In the beginning, back in March, this was a genuine thing. March is often the cruelest time to be a college basketball coach, especially one who’s strung some losing seasons together. And yet, as the virus started striking down one sport after another, it felt inappropriate to even talk about something as crass as firing a coach.
Some, truly, were spared. This was an athletic director talking to me in late March. He’d been expecting to spend his Final Four sifting through candidates for his plum opening. Instead, he had quietly assured his coach that he would not be going anywhere.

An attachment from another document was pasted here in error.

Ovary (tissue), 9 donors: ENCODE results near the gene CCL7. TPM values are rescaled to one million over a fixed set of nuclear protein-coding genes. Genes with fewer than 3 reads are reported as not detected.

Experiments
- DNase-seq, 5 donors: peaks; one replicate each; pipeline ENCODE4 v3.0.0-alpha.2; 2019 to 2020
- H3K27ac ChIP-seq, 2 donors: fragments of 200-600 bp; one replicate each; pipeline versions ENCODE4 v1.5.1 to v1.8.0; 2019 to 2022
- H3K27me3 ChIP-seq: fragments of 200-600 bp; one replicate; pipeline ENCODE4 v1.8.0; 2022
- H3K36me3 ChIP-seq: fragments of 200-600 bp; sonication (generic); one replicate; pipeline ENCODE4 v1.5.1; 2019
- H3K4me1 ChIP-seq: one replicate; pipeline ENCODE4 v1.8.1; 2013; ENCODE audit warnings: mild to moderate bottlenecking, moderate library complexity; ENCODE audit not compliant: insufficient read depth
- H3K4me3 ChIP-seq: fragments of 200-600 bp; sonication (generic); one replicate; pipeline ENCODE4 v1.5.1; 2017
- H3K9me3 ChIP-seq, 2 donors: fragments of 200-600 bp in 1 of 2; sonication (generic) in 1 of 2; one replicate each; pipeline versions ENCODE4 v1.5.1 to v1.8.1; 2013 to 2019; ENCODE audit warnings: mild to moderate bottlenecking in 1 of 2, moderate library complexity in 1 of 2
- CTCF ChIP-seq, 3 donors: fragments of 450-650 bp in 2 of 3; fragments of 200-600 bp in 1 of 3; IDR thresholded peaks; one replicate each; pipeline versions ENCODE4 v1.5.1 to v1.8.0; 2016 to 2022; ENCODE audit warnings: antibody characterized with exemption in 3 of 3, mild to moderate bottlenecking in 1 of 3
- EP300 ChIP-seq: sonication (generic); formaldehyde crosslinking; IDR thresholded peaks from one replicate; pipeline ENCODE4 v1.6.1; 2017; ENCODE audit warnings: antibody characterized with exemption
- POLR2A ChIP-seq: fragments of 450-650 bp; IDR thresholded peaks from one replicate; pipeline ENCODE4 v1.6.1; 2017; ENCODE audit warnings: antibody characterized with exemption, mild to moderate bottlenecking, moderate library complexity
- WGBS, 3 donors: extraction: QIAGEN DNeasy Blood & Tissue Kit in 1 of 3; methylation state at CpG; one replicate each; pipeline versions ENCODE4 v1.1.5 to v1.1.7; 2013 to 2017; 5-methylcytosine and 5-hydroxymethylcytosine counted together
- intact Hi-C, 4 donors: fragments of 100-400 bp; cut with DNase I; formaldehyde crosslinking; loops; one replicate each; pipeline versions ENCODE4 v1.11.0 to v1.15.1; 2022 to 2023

“Time and place,” the AD told me. “This isn’t the time. And maybe there are other places where you can conduct business as usual, but our campus isn’t one of them.”
It was a quaint and hard-to-argue point at the time. But, life being what it is, as the games returned, so did consequences. When the NBA and NHL finished, plenty of coaches got fired. In college football, it took Southern Mississippi one game to fire its coach, Jay Hopson. Baseball managers have been let go now. And in the last two weeks, both the Falcons and Texans have fired their coaches.